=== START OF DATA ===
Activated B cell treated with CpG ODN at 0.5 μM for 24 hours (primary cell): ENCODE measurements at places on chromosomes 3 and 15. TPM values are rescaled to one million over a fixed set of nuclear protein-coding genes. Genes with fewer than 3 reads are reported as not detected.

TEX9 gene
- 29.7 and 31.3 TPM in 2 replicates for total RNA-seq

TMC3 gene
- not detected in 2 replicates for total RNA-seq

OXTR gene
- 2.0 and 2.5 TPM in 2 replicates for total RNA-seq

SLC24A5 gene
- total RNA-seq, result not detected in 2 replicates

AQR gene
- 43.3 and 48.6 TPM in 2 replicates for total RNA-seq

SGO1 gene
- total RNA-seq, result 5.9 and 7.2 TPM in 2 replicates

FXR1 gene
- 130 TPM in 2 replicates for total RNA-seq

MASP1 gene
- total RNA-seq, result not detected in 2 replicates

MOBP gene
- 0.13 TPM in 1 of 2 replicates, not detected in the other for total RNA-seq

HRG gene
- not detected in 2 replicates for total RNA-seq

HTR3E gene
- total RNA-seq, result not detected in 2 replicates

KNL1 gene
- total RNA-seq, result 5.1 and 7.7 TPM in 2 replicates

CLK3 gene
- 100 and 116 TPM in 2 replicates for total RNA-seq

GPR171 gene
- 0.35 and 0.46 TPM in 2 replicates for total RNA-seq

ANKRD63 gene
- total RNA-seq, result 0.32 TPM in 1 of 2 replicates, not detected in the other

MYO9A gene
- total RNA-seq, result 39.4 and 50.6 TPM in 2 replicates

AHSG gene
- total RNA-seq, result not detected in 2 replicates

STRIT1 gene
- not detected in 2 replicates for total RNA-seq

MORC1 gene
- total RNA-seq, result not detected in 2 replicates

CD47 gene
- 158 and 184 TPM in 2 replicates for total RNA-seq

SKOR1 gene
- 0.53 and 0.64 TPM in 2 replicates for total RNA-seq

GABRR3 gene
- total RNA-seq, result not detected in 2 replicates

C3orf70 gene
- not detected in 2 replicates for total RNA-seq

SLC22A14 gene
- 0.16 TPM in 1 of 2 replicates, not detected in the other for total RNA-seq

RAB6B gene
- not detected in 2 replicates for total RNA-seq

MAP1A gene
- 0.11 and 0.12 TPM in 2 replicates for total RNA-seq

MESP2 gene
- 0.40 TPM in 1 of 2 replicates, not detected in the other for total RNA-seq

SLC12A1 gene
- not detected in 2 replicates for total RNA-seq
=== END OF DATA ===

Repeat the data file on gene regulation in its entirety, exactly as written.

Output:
Activated B cell treated with CpG ODN at 0.5 μM for 24 hours (primary cell): ENCODE measurements at places on chromosomes 3 and 15. TPM values are rescaled to one million over a fixed set of nuclear protein-coding genes. Genes with fewer than 3 reads are reported as not detected.

TEX9 gene
- 29.7 and 31.3 TPM in 2 replicates for total RNA-seq

TMC3 gene
- not detected in 2 replicates for total RNA-seq

OXTR gene
- 2.0 and 2.5 TPM in 2 replicates for total RNA-seq

SLC24A5 gene
- total RNA-seq, result not detected in 2 replicates

AQR gene
- 43.3 and 48.6 TPM in 2 replicates for total RNA-seq

SGO1 gene
- total RNA-seq, result 5.9 and 7.2 TPM in 2 replicates

FXR1 gene
- 130 TPM in 2 replicates for total RNA-seq

MASP1 gene
- total RNA-seq, result not detected in 2 replicates

MOBP gene
- 0.13 TPM in 1 of 2 replicates, not detected in the other for total RNA-seq

HRG gene
- not detected in 2 replicates for total RNA-seq

HTR3E gene
- total RNA-seq, result not detected in 2 replicates

KNL1 gene
- total RNA-seq, result 5.1 and 7.7 TPM in 2 replicates

CLK3 gene
- 100 and 116 TPM in 2 replicates for total RNA-seq

GPR171 gene
- 0.35 and 0.46 TPM in 2 replicates for total RNA-seq

ANKRD63 gene
- total RNA-seq, result 0.32 TPM in 1 of 2 replicates, not detected in the other

MYO9A gene
- total RNA-seq, result 39.4 and 50.6 TPM in 2 replicates

AHSG gene
- total RNA-seq, result not detected in 2 replicates

STRIT1 gene
- not detected in 2 replicates for total RNA-seq

MORC1 gene
- total RNA-seq, result not detected in 2 replicates

CD47 gene
- 158 and 184 TPM in 2 replicates for total RNA-seq

SKOR1 gene
- 0.53 and 0.64 TPM in 2 replicates for total RNA-seq

GABRR3 gene
- total RNA-seq, result not detected in 2 replicates

C3orf70 gene
- not detected in 2 replicates for total RNA-seq

SLC22A14 gene
- 0.16 TPM in 1 of 2 replicates, not detected in the other for total RNA-seq

RAB6B gene
- not detected in 2 replicates for total RNA-seq

MAP1A gene
- 0.11 and 0.12 TPM in 2 replicates for total RNA-seq

MESP2 gene
- 0.40 TPM in 1 of 2 replicates, not detected in the other for total RNA-seq

SLC12A1 gene
- not detected in 2 replicates for total RNA-seq